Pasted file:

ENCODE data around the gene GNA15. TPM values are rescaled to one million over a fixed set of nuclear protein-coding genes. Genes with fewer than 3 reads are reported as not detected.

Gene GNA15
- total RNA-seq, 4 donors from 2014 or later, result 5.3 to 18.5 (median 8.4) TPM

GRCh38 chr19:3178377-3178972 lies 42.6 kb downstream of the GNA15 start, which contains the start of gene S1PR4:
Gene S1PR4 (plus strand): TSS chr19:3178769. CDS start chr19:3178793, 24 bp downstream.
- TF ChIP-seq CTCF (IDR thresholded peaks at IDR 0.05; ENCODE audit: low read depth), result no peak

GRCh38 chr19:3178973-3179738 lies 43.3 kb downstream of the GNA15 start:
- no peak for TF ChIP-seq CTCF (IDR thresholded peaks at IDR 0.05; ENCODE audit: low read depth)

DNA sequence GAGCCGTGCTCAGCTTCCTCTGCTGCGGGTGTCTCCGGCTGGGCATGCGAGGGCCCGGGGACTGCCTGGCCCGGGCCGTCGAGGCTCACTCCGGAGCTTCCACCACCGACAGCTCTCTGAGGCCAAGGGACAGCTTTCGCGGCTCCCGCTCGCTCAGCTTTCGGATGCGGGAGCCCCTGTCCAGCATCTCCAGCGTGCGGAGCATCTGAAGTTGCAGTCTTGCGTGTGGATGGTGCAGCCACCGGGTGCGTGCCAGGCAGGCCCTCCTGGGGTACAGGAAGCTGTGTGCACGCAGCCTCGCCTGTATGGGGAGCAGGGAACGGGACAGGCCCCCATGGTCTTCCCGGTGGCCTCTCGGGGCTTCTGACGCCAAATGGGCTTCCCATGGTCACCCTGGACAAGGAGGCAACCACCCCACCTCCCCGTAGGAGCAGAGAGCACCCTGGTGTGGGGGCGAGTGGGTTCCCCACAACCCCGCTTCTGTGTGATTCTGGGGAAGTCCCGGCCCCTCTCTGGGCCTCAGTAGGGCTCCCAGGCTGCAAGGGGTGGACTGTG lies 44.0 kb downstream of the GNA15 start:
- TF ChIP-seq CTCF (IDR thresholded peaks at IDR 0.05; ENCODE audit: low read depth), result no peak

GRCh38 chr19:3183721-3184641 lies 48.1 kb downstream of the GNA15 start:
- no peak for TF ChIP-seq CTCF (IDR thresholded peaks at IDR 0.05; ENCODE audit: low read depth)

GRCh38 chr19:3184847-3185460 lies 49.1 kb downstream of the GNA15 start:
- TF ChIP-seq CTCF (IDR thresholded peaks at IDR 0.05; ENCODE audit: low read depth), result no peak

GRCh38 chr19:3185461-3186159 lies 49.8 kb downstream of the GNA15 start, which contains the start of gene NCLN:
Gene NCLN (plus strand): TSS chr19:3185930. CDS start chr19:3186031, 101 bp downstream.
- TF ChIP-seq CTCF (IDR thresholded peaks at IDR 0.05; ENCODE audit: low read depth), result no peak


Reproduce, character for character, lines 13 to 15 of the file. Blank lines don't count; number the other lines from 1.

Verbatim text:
GRCh38 chr19:3184847-3185460 lies 49.1 kb downstream of the GNA15 start:
- TF ChIP-seq CTCF (IDR thresholded peaks at IDR 0.05; ENCODE audit: low read depth), result no peak

GRCh38 chr19:3185461-3186159 lies 49.8 kb downstream of the GNA15 start, which contains the start of gene NCLN: